Key looks - super slimline

Right now, it?s all about slimline work surfaces and crisp, modern lines. Worktops are getting thinner and thinner – we?ve gone beyond regarding 20mm as thin and many manufacturers now offer 15mm, 12mm and even 6mm thicknesses in some materials.

Ultra-slim profiles that appear to float above units (known as ?shark nose?) are also gaining in popularity. The slender look is partly driven by the materials of the moment. Composites ? made of quartz minerals and resin ? are super tough and can handle being so slim. There?s also a growing demand for porcelain, which is durable, scratch resistant and available in super-skinny thicknesses down to a mere 6mm.

Key looks - combining materials

Mix and matching worktops is an effective way to get texture and interest into your kitchen design. You could have a deep stainless-steel worktop for the cooking area, a thick slab-style marble countertop on a feature island, and a sleek worktop for the surrounding units.

Combining materials can help stretch your budget a little further, too. If you fall in love with a premium material such as marble or hardwood, use a small amount as a focal point, perhaps on an island, installing something more affordable in the rest of the room.

Key looks - natural patterns

Wood and stone are the stalwarts of the kitchen surface but there are exciting trends to report here too, and it?s all about pattern. Bold veining in marble is a current favourite for islands and worktops, and this is matched by distinctive grain and texture in wood.

Popular Materials

Whatever your style or taste, there?s a place for one or more of these worktop choices in your scheme.


Natural and hard wearing, stone is extremely versatile and can be used in either traditional or contemporary schemes


Warm and natural, wood complements a more traditional scheme, and is especially effective with painted timber kitchens


Man-made materials such as Corian and Dekton can be moulded into seamless sweeping curves or angles, and offer a world of colour choice.


Affordable and versatile, laminates have come a long way in recent years, and nowadays can mirror the look of natural materials, such as granite, wood and stone


Allows for ultra-slim profiles and creates a super-tough surface with fade-free colour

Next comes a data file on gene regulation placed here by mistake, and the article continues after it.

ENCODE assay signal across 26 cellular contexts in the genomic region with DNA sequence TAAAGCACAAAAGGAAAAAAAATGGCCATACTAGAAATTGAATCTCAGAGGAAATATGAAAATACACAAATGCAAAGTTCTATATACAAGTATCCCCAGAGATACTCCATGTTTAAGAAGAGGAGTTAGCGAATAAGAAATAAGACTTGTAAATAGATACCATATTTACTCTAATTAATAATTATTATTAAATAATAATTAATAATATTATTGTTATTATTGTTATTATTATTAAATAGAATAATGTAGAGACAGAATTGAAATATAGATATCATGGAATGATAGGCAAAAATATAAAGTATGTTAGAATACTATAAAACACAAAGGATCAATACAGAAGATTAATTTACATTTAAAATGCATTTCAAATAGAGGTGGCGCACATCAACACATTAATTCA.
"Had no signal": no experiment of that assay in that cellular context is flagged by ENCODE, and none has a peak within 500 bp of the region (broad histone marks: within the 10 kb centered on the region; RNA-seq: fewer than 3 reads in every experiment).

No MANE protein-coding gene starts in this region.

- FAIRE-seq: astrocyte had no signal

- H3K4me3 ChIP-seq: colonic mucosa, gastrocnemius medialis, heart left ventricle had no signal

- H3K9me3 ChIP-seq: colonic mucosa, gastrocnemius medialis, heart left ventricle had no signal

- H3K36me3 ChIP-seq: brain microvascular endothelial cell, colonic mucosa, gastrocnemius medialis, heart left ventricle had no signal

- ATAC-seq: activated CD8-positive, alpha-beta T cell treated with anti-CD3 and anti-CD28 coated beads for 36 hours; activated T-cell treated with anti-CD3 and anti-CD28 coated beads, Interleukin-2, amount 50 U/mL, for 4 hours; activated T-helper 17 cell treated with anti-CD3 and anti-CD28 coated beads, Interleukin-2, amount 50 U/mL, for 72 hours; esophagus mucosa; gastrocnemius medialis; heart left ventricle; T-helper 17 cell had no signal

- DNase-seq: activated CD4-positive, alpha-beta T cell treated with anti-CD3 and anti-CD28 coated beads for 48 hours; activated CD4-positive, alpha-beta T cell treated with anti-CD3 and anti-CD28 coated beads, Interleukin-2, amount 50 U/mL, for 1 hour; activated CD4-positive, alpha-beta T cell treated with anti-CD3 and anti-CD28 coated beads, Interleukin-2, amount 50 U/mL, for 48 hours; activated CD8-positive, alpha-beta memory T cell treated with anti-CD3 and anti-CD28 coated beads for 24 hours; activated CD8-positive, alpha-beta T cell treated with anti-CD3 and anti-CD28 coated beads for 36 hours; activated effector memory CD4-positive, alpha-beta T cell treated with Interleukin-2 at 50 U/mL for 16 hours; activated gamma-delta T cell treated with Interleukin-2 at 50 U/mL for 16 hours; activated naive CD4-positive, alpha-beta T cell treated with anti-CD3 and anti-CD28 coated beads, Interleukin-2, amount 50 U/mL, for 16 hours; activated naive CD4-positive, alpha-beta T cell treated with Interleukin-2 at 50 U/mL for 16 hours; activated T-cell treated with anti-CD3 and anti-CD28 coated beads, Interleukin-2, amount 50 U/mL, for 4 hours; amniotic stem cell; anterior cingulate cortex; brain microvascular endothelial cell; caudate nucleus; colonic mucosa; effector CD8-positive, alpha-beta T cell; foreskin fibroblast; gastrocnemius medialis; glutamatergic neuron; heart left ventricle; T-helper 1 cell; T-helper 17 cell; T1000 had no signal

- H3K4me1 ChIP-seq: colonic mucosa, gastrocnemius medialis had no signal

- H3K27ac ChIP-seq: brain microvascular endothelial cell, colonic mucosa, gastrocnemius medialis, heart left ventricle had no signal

Other materials can be used to create a more individual look. Stainless steel, concrete, toughened glass and onyx can all be used to create stunning bespoke kitchens.

Colour Confidence

As a rule of thumb, neutrals ? black, white, cream, brown and grey ? are the most versatile and popular shades, but do be aware that watermarks, scratches and streaks will be more prominent on darker shades.?Wooden tops such as English oak work with anything, much like oak flooring, contrasting with blues, greys and whites.

We advise choosing the floor first, which will dictate the colour of the worktops, then the palette of the units and walls.

Alder + Stone will always supply samples of worktops to look at in situ along with cupboard door samplers. When buying a natural material such as stone, we?ll endeavour to help you view a larger piece at the supplier, as colour can vary to the final product.

The right sink combination

Your choice of worktop will influence the sink options available to you. While an inset (drop-on) or sit-on sink (such as Belfast designs) will suit almost any worktop, under-mounted sinks are limited to completely solid designs such as stone, composite and porcelain. Although wood is solid, it?s not a natural partner with water and is not recommended for under-mounted sinks unless you are dedicated to keeping it well oiled.

You can have grooves carved into most solid materials to create an integrated drainer. The standard tends to be five straight grooves but you can also choose to have the outer ones curving outwards, fanning out or recessed lower than the rest of the worktop. If you?d prefer not to add draining grooves directly into your worktop, many sink models are available with separate coordinated draining.

Worktop profiles

Many surface materials are available in a wide range of shaped edges referred to as profiles. The classics are the flat edge, which is great for chunky modern designs. Slightly rounded at the top and bottom becomes ?pencil round?, a more rounded shape is ?bullnose?, while angular variations are called ?chamfered edges?.

Your choice will come down to your personal preference and the style of your kitchen, but it?s worth considering a more rounded profile if you have young children. The ?shark-nose? profile ? prominent at the top edge and sharply chamfered at the bottom ? is popular as it gives the illusion of a super-slim worktop that floats above the cabinetry.

Templated to fit

Most worktops such as stone, composite and stainless steel require templating once your kitchen has been installed. This involves making a template of the cabinets to be covered, plus holes for sinks and hobs.

It can take a up to a week for your chosen material to be fabricated or cut to size and then fitted and, during this time, you’ll be provided with a temporary surface to see you through until final installation.

Worktops that can be installed straight away include laminate, wood and some ready-made products that can be cut, shaped and fitted on site.